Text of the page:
James Governor blogs about Eclipse and he is so excited about it that he calls it
the next computer revolution.
I dont think Eclipse is a revolution - it only assembles good ideas mixed with good marketing. Nothing really new. It also helps Java developers finding more acceptance for their applications by providing a native look.
Even with nice plugins Eclipse is still not the most powerfull tool since it's weakest point is IMHO Java. That wont change - even with the money of respected IT vendors.
Any Smalltalk IDE is much more flexible as a system since it is based on pure objects not on files, static typing and static languages. Some questions you should ask yourself:
Can I fix a bug in Eclipse itself while it is running without restarting or debugging from another eclipse session? Can I add a feature to the debugger even when there is no extension point defined - just since I have to fix it or want to include a tool I need for faster development?
Can I save the complete object environment (Object memory) in an image while debugging and continue debugging at exactly the same point the next day or on a different computer?
Can I add a new control structure to the underlying language while the IDE is running and without changing the parser/scanner/compiler?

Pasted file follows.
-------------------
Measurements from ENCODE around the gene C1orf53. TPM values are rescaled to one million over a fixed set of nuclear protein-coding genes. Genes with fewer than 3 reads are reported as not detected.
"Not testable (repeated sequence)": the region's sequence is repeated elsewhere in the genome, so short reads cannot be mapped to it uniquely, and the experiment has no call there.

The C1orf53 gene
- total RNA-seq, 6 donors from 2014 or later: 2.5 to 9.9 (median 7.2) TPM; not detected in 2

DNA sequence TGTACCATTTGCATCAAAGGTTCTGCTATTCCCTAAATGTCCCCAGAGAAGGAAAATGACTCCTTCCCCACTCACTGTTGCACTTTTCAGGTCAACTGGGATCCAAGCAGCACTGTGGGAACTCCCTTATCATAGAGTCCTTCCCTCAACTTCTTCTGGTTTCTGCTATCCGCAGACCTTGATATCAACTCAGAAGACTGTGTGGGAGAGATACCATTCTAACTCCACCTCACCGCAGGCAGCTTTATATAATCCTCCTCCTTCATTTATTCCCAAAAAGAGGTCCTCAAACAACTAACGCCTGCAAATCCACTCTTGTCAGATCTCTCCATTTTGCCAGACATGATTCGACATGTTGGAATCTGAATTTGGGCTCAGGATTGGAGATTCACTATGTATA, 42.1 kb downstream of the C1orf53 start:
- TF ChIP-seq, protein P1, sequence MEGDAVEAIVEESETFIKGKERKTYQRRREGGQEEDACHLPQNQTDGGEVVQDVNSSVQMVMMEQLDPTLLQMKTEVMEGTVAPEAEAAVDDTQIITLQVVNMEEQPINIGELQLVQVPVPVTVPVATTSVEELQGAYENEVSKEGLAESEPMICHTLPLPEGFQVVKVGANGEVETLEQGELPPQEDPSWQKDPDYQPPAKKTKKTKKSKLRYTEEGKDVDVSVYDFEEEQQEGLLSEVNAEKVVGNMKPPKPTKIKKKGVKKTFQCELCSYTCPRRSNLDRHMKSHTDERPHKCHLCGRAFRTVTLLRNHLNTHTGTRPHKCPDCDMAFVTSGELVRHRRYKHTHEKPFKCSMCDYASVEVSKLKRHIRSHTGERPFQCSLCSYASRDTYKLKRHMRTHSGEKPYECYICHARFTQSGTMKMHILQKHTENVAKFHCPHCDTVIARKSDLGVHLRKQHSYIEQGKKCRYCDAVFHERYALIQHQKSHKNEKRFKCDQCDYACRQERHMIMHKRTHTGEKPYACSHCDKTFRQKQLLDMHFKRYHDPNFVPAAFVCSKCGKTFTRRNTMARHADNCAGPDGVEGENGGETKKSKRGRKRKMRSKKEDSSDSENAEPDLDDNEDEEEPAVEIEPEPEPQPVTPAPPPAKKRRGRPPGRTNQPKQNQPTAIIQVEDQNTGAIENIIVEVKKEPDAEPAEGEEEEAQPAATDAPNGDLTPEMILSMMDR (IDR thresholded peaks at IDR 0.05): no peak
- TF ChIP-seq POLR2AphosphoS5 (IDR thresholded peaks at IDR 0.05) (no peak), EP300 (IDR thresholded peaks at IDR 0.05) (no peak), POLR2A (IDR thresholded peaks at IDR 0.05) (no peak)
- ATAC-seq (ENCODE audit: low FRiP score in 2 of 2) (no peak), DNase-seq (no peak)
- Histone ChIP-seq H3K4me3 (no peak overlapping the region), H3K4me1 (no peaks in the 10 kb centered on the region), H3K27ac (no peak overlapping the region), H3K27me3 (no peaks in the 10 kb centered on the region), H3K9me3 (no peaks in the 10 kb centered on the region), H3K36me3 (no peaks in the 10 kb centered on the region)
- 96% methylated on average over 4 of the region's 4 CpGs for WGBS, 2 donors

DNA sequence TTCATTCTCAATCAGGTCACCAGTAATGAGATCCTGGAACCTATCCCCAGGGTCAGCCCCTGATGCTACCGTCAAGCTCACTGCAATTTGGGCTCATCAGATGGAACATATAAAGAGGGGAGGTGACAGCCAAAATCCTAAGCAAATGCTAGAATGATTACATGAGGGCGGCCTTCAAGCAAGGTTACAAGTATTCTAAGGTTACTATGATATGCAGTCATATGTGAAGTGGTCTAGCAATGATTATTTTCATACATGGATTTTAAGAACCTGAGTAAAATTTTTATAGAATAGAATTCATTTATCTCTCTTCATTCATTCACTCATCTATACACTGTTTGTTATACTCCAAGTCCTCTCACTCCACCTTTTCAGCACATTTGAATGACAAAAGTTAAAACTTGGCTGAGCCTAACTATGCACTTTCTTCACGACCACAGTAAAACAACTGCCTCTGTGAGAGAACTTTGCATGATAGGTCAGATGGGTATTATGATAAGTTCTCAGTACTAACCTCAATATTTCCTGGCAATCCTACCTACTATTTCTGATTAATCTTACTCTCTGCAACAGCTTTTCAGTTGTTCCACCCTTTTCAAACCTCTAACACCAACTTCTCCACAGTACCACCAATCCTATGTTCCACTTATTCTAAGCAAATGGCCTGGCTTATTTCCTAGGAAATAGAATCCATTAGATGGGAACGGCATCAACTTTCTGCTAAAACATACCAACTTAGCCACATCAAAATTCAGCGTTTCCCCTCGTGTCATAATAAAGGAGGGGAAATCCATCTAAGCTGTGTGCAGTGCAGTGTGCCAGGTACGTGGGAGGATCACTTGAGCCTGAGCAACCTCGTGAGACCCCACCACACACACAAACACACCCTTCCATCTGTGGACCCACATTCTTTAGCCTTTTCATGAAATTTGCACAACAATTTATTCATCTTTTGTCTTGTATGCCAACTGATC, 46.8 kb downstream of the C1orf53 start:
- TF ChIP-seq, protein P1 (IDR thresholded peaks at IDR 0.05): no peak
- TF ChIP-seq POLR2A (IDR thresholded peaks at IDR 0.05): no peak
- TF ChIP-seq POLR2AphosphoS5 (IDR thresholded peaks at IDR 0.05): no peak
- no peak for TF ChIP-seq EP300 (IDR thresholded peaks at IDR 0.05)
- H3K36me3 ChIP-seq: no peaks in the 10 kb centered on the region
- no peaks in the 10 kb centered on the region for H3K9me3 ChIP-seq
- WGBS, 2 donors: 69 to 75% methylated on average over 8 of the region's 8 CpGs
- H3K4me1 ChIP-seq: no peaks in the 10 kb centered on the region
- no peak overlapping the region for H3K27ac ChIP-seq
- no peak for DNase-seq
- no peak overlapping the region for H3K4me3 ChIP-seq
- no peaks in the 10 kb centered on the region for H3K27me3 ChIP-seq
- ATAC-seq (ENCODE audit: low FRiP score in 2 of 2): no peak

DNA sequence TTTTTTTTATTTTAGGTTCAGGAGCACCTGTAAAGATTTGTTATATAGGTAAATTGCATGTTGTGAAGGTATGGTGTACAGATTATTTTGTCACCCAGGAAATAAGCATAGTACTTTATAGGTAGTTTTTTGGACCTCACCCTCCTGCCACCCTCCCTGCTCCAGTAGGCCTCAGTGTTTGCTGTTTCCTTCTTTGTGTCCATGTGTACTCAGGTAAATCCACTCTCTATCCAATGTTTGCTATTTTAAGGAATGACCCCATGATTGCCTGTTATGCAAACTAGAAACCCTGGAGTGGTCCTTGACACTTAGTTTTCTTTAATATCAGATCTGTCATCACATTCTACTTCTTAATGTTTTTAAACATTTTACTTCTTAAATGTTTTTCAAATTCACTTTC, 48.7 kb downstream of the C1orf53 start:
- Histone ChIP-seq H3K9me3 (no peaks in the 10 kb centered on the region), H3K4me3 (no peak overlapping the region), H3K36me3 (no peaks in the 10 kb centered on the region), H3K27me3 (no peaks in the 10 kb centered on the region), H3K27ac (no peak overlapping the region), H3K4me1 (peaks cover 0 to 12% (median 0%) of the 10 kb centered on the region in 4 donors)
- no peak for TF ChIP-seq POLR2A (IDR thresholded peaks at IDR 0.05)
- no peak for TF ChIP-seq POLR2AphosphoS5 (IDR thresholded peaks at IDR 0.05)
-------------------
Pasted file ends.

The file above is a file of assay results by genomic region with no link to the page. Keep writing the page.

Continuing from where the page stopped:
Can I script the whole Eclipse environment like I can change any Smalltalk IDE using the Smalltalk language. In Smalltalk I can write:
TestCase allSubclasses do:
[:each each removeFromSystem]
to get rid of all unit tests in the IDE for example? I also use the same language to build and deploy my applications. There is no need for a different technology like Ant and remembering xml-tags/ant tasks. Anything is open, accessible and changeable. Even the language itself is just assembled from objects.
I agree that Eclipse does a good job in providing a nice platform for RC applications, frameworks and tools. Nothing else. But people should have a look at more dynamic environments since our world is constantly changing and so should our tools.
Just download a Smalltalk system like Squeak or VisualWorks and try it for yourself. Or have a look at: http://www.opencroquet.org. Download and try it. I would call Croquet a revolution, but not Eclipse.
But as Alan Kay says:
"The Computer "Revolution" Hasn't Happened Yet!" (see http://en.wikipedia.org/wiki/Alan_Kay)